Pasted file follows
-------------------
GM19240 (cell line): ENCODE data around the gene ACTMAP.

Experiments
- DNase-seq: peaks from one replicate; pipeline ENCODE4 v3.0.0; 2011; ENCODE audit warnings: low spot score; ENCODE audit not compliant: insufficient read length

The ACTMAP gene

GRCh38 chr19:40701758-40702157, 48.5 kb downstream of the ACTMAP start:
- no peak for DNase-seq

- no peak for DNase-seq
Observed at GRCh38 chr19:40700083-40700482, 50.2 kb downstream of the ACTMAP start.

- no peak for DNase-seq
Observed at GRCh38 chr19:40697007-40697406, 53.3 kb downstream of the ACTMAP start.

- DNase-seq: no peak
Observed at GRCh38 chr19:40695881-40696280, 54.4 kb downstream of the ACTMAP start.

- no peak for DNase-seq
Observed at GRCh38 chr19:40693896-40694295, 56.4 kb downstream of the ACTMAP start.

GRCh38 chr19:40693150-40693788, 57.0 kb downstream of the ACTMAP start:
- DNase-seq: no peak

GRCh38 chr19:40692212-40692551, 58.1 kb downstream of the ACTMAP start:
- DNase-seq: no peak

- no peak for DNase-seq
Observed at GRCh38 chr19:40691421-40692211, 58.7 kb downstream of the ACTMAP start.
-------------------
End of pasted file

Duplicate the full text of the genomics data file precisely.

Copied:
GM19240 (cell line): ENCODE data around the gene ACTMAP.

Experiments
- DNase-seq: peaks from one replicate; pipeline ENCODE4 v3.0.0; 2011; ENCODE audit warnings: low spot score; ENCODE audit not compliant: insufficient read length

The ACTMAP gene

GRCh38 chr19:40701758-40702157, 48.5 kb downstream of the ACTMAP start:
- no peak for DNase-seq

- no peak for DNase-seq
Observed at GRCh38 chr19:40700083-40700482, 50.2 kb downstream of the ACTMAP start.

- no peak for DNase-seq
Observed at GRCh38 chr19:40697007-40697406, 53.3 kb downstream of the ACTMAP start.

- DNase-seq: no peak
Observed at GRCh38 chr19:40695881-40696280, 54.4 kb downstream of the ACTMAP start.

- no peak for DNase-seq
Observed at GRCh38 chr19:40693896-40694295, 56.4 kb downstream of the ACTMAP start.

GRCh38 chr19:40693150-40693788, 57.0 kb downstream of the ACTMAP start:
- DNase-seq: no peak

GRCh38 chr19:40692212-40692551, 58.1 kb downstream of the ACTMAP start:
- DNase-seq: no peak

- no peak for DNase-seq
Observed at GRCh38 chr19:40691421-40692211, 58.7 kb downstream of the ACTMAP start.